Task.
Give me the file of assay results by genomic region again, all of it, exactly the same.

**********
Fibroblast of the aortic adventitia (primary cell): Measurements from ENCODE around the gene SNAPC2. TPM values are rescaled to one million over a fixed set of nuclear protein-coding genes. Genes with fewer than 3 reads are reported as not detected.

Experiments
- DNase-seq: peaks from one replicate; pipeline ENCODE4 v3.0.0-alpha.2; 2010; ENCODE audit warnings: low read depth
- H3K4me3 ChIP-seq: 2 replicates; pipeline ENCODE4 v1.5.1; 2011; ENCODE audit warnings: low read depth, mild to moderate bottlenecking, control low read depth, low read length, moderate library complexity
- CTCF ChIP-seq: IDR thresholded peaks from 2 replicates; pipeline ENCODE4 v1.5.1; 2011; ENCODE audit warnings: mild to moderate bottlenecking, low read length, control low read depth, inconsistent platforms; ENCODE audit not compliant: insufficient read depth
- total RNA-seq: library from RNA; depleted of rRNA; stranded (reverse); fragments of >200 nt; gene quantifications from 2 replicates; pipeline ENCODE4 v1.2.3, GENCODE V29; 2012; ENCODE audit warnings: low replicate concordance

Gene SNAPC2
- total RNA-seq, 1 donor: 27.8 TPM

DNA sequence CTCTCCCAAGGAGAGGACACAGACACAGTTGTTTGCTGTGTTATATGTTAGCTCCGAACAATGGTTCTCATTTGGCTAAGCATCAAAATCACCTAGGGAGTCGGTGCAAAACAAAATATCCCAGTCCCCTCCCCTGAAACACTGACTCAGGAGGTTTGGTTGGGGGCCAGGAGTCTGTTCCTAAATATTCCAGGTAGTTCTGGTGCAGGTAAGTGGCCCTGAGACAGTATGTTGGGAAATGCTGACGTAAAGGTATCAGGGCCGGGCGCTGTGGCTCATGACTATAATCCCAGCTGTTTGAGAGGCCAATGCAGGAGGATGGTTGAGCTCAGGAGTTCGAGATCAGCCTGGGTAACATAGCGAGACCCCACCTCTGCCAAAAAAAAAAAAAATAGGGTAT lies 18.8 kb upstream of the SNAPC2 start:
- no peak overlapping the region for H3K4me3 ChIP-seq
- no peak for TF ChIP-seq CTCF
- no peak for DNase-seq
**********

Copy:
Fibroblast of the aortic adventitia (primary cell): Measurements from ENCODE around the gene SNAPC2. TPM values are rescaled to one million over a fixed set of nuclear protein-coding genes. Genes with fewer than 3 reads are reported as not detected.

Experiments
- DNase-seq: peaks from one replicate; pipeline ENCODE4 v3.0.0-alpha.2; 2010; ENCODE audit warnings: low read depth
- H3K4me3 ChIP-seq: 2 replicates; pipeline ENCODE4 v1.5.1; 2011; ENCODE audit warnings: low read depth, mild to moderate bottlenecking, control low read depth, low read length, moderate library complexity
- CTCF ChIP-seq: IDR thresholded peaks from 2 replicates; pipeline ENCODE4 v1.5.1; 2011; ENCODE audit warnings: mild to moderate bottlenecking, low read length, control low read depth, inconsistent platforms; ENCODE audit not compliant: insufficient read depth
- total RNA-seq: library from RNA; depleted of rRNA; stranded (reverse); fragments of >200 nt; gene quantifications from 2 replicates; pipeline ENCODE4 v1.2.3, GENCODE V29; 2012; ENCODE audit warnings: low replicate concordance

Gene SNAPC2
- total RNA-seq, 1 donor: 27.8 TPM

DNA sequence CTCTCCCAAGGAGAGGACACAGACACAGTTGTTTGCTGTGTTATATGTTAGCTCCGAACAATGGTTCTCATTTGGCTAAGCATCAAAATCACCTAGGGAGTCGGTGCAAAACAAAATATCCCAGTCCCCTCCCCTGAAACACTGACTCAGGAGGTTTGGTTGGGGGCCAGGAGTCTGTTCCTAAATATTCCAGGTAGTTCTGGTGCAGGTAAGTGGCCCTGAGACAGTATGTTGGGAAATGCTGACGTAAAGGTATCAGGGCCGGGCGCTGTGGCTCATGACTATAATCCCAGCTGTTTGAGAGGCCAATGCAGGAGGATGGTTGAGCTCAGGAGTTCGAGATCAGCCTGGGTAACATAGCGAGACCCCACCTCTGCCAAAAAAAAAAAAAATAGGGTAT lies 18.8 kb upstream of the SNAPC2 start:
- no peak overlapping the region for H3K4me3 ChIP-seq
- no peak for TF ChIP-seq CTCF
- no peak for DNase-seq